Objections handled in the comments.
The following video serves as a good introduction to the uniformity of nature. The author ironically mocks the only worldview that can solve the problem whilst explaining the problem.
NYU defines the uniformity of nature as such: The uniformity of nature is the principle that the course of nature continues uniformly the same, e.g. if X is the cause Y, then Y will necessarily exist whenever X exists. In particular, the uniformities observed in the past will hold for the present and future as well.
Greg Bahnsen wrote:
Unbelievers claim: We only know things based on observation and experience. We only know things that are results of sense experience in the material world. But the problem arises: We have no experience of the future, for it has yet to occur. Therefore, on this experience-based scientific method, how can we predict that the future will be like the past so that we may expect scientific experiments to be valid? The unbeliever will attempt to respond: We know the future will be like the past because our past experience of the oncoming future has always been thus.‖ But this statement still only tells us about the past, not the approaching future we now must anticipate. Furthermore, you can‘t expect the future to be like the past apart from a view of the nature of reality that informs you that events are controlled in a uniform way, as by God in the Christian system. Even the renowned atheist philosopher Bertrand Russell (1872–1970) admitted the principle of induction (that we can take past experiences and project them into the future, that we can know the future by gaining knowledge of the past) has no foundation in observation, in sense experience. Therefore, it has no scientific foundation. Yet all formal science and all rational human experience assumes uniformity.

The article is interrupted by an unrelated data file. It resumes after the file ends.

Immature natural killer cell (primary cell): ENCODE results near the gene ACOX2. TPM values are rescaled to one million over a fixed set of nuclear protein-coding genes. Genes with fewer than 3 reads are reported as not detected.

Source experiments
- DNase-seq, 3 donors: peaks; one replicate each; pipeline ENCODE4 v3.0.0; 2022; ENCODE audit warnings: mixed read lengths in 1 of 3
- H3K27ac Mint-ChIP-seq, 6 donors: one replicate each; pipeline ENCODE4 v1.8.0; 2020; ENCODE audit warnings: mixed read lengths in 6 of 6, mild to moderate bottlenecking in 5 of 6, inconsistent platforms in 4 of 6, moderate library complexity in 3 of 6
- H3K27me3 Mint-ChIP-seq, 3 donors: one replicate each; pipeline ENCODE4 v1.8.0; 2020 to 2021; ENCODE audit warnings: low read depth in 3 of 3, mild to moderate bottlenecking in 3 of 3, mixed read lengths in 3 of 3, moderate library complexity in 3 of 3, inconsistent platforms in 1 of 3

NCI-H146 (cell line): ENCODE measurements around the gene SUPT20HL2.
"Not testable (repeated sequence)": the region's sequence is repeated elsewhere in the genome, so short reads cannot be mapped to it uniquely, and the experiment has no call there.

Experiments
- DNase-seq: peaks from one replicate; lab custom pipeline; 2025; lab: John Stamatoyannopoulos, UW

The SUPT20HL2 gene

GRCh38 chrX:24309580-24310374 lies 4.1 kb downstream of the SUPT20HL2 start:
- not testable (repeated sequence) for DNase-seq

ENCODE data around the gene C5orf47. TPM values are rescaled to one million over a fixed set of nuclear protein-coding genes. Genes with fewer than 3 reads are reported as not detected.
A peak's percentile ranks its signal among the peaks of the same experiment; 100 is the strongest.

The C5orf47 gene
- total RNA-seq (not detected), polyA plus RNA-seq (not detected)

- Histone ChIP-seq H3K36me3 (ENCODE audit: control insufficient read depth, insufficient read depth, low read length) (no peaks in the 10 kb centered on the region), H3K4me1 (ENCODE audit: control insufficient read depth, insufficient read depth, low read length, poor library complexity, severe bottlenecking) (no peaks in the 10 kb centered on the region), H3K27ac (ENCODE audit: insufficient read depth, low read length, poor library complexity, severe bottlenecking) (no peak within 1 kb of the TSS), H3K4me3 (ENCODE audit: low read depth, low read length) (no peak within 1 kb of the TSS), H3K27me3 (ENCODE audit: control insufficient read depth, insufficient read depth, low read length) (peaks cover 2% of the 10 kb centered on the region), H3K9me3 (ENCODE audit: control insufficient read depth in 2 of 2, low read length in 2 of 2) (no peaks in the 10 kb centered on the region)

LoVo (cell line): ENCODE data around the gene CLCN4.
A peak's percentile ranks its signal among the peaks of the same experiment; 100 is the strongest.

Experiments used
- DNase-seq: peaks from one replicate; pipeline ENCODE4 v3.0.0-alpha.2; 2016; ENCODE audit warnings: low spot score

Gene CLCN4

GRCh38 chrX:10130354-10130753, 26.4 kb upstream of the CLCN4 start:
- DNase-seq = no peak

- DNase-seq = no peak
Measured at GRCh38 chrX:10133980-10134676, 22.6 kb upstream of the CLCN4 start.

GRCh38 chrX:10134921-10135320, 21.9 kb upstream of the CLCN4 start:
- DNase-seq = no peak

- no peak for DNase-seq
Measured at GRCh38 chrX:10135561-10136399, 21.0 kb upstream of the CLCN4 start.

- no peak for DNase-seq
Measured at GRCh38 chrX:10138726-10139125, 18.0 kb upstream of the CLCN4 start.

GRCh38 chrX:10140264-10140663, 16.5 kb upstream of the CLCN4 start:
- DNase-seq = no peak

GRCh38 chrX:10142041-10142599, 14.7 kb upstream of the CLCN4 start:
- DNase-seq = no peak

The problem of induction, which requires the uniformity of nature is defined by David Hume as - “instances of which we have had no experience resemble those of which we have had experience” The Problem of Induction. The original problem of induction can be simply put. It concerns the support or justification of inductive methods; methods that predict or infer.
As Christians we don't have a problem assuming the uniformity of nature. The uniformity of nature is perfectly compatible with the Christian worldview. The absolute, all-creating, sovereignly-governing God reveals to us in Scripture that we can count on regularities in the natural world. The Bible teaches that the sun will continue to measure time for us on the earth (Gen. 1:14–19; Eccl. 1:5; Jer. 33:20), that seasons will come and go uniformly (Gen. 8:22; Ps. 74:17), that planting and harvest cycles may be expected (Jer. 5:24; Mark 4:26–29), and so forth. Because of this God-governed regularity in nature, the scientific enterprise is possible and even fruitful.